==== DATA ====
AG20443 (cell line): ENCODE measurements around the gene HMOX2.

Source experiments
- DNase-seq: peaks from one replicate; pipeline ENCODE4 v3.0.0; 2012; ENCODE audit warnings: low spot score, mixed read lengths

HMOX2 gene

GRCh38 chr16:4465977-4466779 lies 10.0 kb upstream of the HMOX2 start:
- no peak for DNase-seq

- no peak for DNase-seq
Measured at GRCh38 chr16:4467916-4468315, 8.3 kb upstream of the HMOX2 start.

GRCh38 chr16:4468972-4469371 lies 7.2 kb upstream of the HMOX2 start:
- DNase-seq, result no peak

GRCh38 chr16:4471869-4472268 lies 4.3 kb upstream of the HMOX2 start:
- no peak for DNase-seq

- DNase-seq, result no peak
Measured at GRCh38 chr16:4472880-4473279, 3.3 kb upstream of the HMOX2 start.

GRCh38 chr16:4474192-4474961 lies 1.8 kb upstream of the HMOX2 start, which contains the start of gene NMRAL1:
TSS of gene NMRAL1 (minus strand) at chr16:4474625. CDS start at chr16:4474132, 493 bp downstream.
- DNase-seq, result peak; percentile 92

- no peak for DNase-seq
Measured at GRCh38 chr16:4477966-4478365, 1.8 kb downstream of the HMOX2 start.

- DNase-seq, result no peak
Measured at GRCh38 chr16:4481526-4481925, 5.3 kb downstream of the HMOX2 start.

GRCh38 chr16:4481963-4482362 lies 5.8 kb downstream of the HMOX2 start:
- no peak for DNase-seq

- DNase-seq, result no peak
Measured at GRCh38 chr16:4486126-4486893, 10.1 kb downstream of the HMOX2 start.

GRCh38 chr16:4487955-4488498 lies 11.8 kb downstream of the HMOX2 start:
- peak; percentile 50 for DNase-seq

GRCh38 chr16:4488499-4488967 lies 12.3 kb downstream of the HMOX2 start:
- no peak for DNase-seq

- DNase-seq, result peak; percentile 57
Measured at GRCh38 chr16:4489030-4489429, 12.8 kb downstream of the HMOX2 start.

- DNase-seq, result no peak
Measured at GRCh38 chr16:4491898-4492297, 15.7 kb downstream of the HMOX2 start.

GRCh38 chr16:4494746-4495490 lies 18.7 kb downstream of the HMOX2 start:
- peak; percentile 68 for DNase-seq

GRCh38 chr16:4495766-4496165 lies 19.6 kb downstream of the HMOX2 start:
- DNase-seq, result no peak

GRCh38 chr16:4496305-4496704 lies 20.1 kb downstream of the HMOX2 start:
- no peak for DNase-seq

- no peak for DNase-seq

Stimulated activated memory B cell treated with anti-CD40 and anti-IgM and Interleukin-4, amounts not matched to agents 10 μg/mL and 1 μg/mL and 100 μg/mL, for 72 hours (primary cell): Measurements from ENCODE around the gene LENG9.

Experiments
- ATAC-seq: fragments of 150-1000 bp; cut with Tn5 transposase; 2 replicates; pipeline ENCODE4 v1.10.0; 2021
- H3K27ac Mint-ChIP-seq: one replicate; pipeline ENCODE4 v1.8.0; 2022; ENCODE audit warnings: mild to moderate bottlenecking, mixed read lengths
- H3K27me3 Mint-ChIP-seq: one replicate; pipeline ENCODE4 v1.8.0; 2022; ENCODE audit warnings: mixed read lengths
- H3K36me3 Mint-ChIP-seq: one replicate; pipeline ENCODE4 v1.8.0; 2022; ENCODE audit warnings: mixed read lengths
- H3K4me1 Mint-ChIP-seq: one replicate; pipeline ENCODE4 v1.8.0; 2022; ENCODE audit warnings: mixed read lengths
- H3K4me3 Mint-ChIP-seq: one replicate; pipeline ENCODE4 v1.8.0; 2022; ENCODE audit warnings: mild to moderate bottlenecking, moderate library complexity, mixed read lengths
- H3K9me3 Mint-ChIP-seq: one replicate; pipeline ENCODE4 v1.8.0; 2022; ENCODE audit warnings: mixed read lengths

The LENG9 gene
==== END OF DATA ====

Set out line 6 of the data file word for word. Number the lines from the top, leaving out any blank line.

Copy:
- no peak for DNase-seq